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I was born in Surrey (England), brought up in Galicia (Spain) and currently reside in a small town in the North West of England... I've always enjoyed writing, scribbling away on scraps of paper and daydreaming whilst the world happens around me.

Friday, 29 August 2014

Love, does death mean the end?

About a week ago Chris and I were discussing our #FleshRave story (soon to be somewhere near you, teen chugging chipper and all) when he mentions it's 10 weeks til Halloween and that he has a challenge in mind. The wonderfully eloquent @West1Jess explains the whole thing way better than I ever could here (I'm just proud I know how to do those linky things, they're like magic!) 

And so, without further procrastination, begins my 1st post for 

10 Weeks of Horror (Writing Challenge)

Love, does death mean the end? 

I thought about him all the way through class. Again. I know it’s wrong, to be obsessed with a guy. I get it, but I still can’t help myself. We are finally, after years of “will they, won’t they”, together.

Jessica and Ronnie pass notes over my desk in class, they don't even bother letting me read them any more. I guess I do spend a lot of time with Alex, but this last year has been tough on him. Over lunch they talk about the skiing trip, again. And they ignore all my objections, just like I'm not there.

Alex and I were in a car accident, nearly a year ago now. He was badly injured, internal bleeding, the works. I was lucky to escape with a few minor injuries, a sprained ankle, whiplash… I soon bounced back. Alex’s body is still making its slow recovery from the impact. Though at least the hospital let him go home to recover, they said that environment would be better for him, “familiar surroundings”. Skiing is not an option for him, and I don't know that I could bring myself to leave him behind. I worry about him, he hasn't spoken to anyone else since the accident.

His family let me go over every day, which is a blessing. After seeing him in hospital hooked up to all those machines it was a relief to see him at home. To realise that he would live, he would be fine. Sitting through class is like getting needles stuck in my eyeballs, I just want to be with him, not listening to Mr Garibaldy lecture us on the merits of the Richter versus the Mercalli scale. I stare out the window and wait for the sun to roll away the hours.

Finally, I can leave. I never go straight home now. Alex always waits looking out the window, like a pale ghost behind the white nets. His blue eyes are bloodshot all the time these days, circled by dark skin, full of worry.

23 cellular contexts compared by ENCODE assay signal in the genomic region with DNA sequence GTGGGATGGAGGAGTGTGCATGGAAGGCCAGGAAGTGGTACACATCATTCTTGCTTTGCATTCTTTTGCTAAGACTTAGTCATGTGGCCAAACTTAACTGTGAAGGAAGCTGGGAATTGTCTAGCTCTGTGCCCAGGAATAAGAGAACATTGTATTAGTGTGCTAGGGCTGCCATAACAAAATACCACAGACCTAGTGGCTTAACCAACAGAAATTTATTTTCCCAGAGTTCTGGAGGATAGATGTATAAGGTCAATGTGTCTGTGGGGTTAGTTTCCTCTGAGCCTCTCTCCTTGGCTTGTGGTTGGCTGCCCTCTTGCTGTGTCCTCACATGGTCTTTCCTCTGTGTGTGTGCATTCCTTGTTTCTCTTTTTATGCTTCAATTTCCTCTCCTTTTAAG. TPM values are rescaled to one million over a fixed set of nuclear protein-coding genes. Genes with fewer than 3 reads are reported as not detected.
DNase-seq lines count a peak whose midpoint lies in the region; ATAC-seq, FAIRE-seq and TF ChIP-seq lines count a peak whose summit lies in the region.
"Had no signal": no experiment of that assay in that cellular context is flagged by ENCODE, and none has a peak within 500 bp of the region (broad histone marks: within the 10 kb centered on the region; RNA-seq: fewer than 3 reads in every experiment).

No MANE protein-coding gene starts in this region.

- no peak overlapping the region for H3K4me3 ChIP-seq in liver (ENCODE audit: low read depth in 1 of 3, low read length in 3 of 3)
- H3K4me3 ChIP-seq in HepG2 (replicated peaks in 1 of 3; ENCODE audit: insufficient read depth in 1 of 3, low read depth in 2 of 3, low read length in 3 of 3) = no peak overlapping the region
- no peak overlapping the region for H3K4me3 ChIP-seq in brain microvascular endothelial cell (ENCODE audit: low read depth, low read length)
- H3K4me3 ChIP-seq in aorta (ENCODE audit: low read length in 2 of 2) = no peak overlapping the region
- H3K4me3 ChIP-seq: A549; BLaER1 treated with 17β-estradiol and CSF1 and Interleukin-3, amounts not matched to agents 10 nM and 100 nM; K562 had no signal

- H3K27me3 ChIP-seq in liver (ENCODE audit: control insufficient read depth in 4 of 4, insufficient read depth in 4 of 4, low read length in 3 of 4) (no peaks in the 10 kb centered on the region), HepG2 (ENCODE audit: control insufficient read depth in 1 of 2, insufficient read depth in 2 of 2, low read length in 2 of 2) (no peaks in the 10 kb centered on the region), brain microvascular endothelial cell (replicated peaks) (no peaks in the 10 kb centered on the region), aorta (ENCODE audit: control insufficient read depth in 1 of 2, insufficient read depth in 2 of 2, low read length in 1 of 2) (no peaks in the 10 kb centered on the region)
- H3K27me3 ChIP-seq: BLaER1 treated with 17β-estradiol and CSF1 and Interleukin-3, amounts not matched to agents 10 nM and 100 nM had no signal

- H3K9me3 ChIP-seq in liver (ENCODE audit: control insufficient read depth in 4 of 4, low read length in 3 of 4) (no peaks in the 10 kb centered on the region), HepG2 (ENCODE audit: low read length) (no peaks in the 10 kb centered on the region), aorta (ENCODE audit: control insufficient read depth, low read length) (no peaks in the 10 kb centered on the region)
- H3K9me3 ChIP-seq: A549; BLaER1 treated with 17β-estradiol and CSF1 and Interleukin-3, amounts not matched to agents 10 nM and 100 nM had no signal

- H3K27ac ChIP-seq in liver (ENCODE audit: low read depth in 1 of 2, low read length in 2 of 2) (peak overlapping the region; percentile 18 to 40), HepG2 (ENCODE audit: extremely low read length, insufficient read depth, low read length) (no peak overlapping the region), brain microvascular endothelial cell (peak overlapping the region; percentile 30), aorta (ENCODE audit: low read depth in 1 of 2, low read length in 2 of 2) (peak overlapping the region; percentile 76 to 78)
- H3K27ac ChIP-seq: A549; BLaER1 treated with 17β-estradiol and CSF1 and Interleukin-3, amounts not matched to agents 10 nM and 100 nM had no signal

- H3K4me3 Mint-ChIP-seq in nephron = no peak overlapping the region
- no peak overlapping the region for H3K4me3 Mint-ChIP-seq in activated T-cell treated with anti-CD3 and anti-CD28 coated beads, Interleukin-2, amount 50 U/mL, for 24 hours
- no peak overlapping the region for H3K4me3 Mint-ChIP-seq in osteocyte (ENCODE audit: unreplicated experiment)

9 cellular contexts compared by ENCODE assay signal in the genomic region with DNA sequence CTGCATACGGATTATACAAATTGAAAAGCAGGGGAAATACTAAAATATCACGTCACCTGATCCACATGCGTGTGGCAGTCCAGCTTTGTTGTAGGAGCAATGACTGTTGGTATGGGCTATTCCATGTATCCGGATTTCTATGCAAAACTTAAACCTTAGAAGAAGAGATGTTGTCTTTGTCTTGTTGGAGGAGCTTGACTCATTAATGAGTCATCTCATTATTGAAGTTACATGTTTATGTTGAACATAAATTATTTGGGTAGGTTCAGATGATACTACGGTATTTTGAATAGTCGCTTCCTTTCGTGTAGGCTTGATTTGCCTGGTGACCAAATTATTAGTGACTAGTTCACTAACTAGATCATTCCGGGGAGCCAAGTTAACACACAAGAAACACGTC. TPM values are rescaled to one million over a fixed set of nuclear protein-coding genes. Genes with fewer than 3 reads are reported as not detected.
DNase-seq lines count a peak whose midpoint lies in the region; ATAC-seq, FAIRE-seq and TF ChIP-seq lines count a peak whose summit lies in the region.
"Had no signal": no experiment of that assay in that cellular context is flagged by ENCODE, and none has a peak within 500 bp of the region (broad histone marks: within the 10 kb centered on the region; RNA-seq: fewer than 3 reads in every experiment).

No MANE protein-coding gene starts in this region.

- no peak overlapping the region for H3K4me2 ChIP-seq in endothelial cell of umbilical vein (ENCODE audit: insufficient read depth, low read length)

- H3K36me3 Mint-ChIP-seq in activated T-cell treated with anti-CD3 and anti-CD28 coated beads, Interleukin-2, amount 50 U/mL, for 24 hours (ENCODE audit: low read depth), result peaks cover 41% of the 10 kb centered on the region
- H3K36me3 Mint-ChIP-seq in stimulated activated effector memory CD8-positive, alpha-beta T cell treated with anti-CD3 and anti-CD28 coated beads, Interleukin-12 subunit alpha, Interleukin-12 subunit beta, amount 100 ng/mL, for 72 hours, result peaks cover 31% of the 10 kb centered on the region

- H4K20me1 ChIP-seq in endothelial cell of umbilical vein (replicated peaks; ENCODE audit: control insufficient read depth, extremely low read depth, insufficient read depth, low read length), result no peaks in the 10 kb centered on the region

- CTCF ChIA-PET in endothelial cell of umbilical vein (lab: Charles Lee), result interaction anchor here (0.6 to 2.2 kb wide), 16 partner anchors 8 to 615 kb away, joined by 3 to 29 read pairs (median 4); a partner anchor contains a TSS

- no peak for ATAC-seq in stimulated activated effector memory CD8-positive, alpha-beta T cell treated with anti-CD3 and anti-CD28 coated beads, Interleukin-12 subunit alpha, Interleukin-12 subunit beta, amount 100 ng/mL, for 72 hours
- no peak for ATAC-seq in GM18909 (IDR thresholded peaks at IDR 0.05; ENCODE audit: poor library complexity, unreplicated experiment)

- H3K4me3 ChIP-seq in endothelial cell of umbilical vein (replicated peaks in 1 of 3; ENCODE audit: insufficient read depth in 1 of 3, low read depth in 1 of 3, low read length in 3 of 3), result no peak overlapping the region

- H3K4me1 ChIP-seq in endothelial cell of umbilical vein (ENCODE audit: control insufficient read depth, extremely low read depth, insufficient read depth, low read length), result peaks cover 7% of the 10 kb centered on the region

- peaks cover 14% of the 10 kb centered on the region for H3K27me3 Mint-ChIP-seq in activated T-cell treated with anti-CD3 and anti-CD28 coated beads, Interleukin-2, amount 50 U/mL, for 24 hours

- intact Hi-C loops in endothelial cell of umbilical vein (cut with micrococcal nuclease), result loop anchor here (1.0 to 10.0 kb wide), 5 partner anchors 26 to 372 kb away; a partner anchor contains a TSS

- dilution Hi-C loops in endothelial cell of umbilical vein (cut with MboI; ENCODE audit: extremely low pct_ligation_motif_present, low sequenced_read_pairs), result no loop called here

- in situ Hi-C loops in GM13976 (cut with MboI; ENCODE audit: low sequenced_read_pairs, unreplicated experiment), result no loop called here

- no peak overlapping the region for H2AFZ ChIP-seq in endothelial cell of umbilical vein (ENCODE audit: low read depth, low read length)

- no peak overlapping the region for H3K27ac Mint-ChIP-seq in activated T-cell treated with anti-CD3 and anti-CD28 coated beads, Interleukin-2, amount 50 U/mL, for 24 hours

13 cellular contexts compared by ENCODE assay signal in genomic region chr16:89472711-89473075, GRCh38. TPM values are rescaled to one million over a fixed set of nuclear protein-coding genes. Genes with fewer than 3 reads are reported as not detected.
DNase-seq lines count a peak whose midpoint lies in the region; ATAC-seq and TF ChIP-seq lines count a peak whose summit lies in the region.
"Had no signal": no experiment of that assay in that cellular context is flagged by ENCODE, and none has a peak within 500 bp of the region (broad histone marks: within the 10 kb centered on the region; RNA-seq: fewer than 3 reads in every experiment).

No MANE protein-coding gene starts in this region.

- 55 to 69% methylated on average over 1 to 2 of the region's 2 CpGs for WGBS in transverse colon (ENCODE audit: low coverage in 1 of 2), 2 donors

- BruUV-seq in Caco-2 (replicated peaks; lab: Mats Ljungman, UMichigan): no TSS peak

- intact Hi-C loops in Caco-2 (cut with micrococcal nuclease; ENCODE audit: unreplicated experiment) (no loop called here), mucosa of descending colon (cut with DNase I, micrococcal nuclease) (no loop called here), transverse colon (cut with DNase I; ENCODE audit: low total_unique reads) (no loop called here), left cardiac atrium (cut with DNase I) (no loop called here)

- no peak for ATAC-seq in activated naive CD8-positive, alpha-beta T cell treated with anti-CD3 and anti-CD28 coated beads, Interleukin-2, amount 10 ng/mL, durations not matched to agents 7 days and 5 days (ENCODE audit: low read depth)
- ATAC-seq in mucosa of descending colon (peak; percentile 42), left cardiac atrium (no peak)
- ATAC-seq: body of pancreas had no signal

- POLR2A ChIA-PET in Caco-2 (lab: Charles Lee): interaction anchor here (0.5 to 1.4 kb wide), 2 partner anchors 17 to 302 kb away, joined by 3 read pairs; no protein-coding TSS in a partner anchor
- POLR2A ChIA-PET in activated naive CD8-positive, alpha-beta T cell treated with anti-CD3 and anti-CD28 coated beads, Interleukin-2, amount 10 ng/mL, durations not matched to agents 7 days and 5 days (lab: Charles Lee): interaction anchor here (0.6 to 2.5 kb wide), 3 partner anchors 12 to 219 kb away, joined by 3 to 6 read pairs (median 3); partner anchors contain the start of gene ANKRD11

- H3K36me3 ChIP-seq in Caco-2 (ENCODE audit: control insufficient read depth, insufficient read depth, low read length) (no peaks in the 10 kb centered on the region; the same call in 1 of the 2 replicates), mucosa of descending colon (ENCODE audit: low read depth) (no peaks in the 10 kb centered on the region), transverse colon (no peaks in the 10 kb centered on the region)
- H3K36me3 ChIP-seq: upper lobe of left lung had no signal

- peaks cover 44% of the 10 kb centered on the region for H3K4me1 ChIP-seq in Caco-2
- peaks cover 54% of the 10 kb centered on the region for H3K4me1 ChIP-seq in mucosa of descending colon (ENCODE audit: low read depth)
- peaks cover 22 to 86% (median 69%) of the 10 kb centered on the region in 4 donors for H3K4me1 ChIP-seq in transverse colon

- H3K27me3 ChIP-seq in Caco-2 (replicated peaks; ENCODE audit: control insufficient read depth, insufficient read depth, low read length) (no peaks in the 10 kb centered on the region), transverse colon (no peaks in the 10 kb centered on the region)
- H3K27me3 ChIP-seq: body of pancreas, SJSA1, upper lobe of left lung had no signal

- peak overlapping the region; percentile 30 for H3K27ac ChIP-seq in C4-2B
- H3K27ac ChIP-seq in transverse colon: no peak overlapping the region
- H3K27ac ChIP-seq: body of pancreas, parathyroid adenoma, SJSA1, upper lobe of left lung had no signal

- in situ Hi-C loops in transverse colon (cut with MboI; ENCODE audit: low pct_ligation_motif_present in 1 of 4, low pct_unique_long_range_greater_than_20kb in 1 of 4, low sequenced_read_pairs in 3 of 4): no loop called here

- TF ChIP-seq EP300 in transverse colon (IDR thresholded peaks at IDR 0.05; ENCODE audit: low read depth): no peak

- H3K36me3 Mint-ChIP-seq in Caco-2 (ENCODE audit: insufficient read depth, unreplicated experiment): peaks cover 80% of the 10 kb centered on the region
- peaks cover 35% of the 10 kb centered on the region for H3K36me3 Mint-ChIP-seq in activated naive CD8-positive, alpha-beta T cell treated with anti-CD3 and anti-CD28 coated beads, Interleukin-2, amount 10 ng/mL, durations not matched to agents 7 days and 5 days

‘Don’t worry so much!’ I say from the door, pulling a smile from the corners of his mouth.
‘You’re late.’ He replies without turning. ‘What kept you? Not bored of me already are you?’ There’s humour in his voice, but I always worry that he means it when he speaks like this.
‘Never!’ I shout with mock horror. ‘Well,’ I walk up to his wheelchair, ‘maybe a little, sometimes. Can you blame a girl for wanting to do something outside every once in a while?’ I kiss his cheek, it’s cold, he’s been sat with the window open. ‘Alex, close that up will you? It’s freezing in here!’
From downstairs a voice calls ‘Honey? Do you need something?’
‘Your mom worries too, see? We’re fine Mrs Martin! Tell her we’re fine,’ I give him the look, and he rolls his eyes at me.
‘I’m fine mom, just thinking of going out for a bit, that ok?’ Alex calls down.
‘Really?’ I’m surprised, he NEVER wants to go outside these days.
‘It’s about time, I guess.’
‘That’s fantastic!’ I beam at him. ‘I’ll get your coat!’
‘No need,’ Alex rolls his chair over to the bed and picks up his coat. I hadn’t even noticed it was there, he must have had this planned before I got there.
I help him get onto the stair lift. His mom insisted they have it fitted so that he could keep his upstairs room. Chances are he may walk again, the chair isn’t a certainty, but she wanted his life to be as much like it was before as possible.
‘I won’t be out long,’ Alex tells his mom.
‘It’s not that cold out, I promise we’ll wrap up,’ I tell her from the doorway. She smiles at us sadly.
‘Just be careful,’ she sighs.
‘Sure,’ we reply as one.
Once we’re outside my mood lifts, but Alex’s seems to fall even further.
‘Are you going to tell me what’s wrong?’ I ask him as we set off.
‘Not yet,’ he replies ominously.
‘Ok,’ I nod.
We walk on in silence. He’s never this serious. Sarcastic, dark, but never serious.
‘How was class today?’ he asks suddenly.